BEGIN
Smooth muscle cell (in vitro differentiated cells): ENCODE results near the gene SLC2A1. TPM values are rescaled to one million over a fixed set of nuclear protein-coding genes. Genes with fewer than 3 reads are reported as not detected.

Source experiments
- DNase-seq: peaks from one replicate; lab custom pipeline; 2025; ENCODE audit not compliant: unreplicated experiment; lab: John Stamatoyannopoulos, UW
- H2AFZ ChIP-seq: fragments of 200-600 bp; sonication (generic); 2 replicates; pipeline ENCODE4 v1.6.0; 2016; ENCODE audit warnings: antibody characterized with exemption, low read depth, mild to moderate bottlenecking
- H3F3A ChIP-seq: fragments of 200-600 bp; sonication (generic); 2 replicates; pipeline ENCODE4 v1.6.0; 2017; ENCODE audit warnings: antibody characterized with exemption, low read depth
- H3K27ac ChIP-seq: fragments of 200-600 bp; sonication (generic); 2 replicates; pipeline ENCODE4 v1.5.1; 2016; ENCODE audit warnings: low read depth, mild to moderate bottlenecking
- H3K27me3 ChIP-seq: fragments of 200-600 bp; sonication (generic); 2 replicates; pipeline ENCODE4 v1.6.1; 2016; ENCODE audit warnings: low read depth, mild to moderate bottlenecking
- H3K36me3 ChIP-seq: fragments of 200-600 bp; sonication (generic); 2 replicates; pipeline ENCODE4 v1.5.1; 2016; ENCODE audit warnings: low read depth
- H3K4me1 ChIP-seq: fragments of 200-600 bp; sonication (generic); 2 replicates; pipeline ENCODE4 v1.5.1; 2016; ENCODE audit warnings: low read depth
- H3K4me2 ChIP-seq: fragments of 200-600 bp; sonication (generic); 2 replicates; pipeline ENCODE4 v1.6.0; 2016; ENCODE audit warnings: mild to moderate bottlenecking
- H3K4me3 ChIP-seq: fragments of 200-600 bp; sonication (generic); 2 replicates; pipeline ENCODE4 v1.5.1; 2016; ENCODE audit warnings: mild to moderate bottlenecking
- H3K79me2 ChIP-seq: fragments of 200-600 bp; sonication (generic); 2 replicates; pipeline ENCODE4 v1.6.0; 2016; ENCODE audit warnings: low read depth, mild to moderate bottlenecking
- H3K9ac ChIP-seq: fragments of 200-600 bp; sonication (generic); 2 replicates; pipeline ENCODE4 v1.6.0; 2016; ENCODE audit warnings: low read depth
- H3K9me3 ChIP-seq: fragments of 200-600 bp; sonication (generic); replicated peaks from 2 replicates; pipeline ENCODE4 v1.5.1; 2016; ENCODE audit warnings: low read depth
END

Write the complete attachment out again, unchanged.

Smooth muscle cell (in vitro differentiated cells): ENCODE results near the gene SLC2A1. TPM values are rescaled to one million over a fixed set of nuclear protein-coding genes. Genes with fewer than 3 reads are reported as not detected.

Source experiments
- DNase-seq: peaks from one replicate; lab custom pipeline; 2025; ENCODE audit not compliant: unreplicated experiment; lab: John Stamatoyannopoulos, UW
- H2AFZ ChIP-seq: fragments of 200-600 bp; sonication (generic); 2 replicates; pipeline ENCODE4 v1.6.0; 2016; ENCODE audit warnings: antibody characterized with exemption, low read depth, mild to moderate bottlenecking
- H3F3A ChIP-seq: fragments of 200-600 bp; sonication (generic); 2 replicates; pipeline ENCODE4 v1.6.0; 2017; ENCODE audit warnings: antibody characterized with exemption, low read depth
- H3K27ac ChIP-seq: fragments of 200-600 bp; sonication (generic); 2 replicates; pipeline ENCODE4 v1.5.1; 2016; ENCODE audit warnings: low read depth, mild to moderate bottlenecking
- H3K27me3 ChIP-seq: fragments of 200-600 bp; sonication (generic); 2 replicates; pipeline ENCODE4 v1.6.1; 2016; ENCODE audit warnings: low read depth, mild to moderate bottlenecking
- H3K36me3 ChIP-seq: fragments of 200-600 bp; sonication (generic); 2 replicates; pipeline ENCODE4 v1.5.1; 2016; ENCODE audit warnings: low read depth
- H3K4me1 ChIP-seq: fragments of 200-600 bp; sonication (generic); 2 replicates; pipeline ENCODE4 v1.5.1; 2016; ENCODE audit warnings: low read depth
- H3K4me2 ChIP-seq: fragments of 200-600 bp; sonication (generic); 2 replicates; pipeline ENCODE4 v1.6.0; 2016; ENCODE audit warnings: mild to moderate bottlenecking
- H3K4me3 ChIP-seq: fragments of 200-600 bp; sonication (generic); 2 replicates; pipeline ENCODE4 v1.5.1; 2016; ENCODE audit warnings: mild to moderate bottlenecking
- H3K79me2 ChIP-seq: fragments of 200-600 bp; sonication (generic); 2 replicates; pipeline ENCODE4 v1.6.0; 2016; ENCODE audit warnings: low read depth, mild to moderate bottlenecking
- H3K9ac ChIP-seq: fragments of 200-600 bp; sonication (generic); 2 replicates; pipeline ENCODE4 v1.6.0; 2016; ENCODE audit warnings: low read depth
- H3K9me3 ChIP-seq: fragments of 200-600 bp; sonication (generic); replicated peaks from 2 replicates; pipeline ENCODE4 v1.5.1; 2016; ENCODE audit warnings: low read depth